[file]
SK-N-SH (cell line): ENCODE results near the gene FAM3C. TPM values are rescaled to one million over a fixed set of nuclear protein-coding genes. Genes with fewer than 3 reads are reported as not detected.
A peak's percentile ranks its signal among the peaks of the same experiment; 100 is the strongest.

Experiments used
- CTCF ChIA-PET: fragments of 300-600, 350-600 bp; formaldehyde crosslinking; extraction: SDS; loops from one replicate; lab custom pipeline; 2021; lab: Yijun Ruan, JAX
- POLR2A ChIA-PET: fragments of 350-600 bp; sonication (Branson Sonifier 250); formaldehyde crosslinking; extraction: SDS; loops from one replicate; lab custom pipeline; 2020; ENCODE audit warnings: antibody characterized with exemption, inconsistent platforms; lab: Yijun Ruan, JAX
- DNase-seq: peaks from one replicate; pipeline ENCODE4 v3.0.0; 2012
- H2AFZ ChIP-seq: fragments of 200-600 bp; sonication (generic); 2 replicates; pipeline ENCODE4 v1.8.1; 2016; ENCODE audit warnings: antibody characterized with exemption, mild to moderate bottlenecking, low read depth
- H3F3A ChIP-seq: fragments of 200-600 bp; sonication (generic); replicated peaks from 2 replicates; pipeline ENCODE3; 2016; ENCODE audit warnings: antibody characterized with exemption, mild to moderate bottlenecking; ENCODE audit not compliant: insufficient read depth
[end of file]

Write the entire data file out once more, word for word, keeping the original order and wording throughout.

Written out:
SK-N-SH (cell line): ENCODE results near the gene FAM3C. TPM values are rescaled to one million over a fixed set of nuclear protein-coding genes. Genes with fewer than 3 reads are reported as not detected.
A peak's percentile ranks its signal among the peaks of the same experiment; 100 is the strongest.

Experiments used
- CTCF ChIA-PET: fragments of 300-600, 350-600 bp; formaldehyde crosslinking; extraction: SDS; loops from one replicate; lab custom pipeline; 2021; lab: Yijun Ruan, JAX
- POLR2A ChIA-PET: fragments of 350-600 bp; sonication (Branson Sonifier 250); formaldehyde crosslinking; extraction: SDS; loops from one replicate; lab custom pipeline; 2020; ENCODE audit warnings: antibody characterized with exemption, inconsistent platforms; lab: Yijun Ruan, JAX
- DNase-seq: peaks from one replicate; pipeline ENCODE4 v3.0.0; 2012
- H2AFZ ChIP-seq: fragments of 200-600 bp; sonication (generic); 2 replicates; pipeline ENCODE4 v1.8.1; 2016; ENCODE audit warnings: antibody characterized with exemption, mild to moderate bottlenecking, low read depth
- H3F3A ChIP-seq: fragments of 200-600 bp; sonication (generic); replicated peaks from 2 replicates; pipeline ENCODE3; 2016; ENCODE audit warnings: antibody characterized with exemption, mild to moderate bottlenecking; ENCODE audit not compliant: insufficient read depth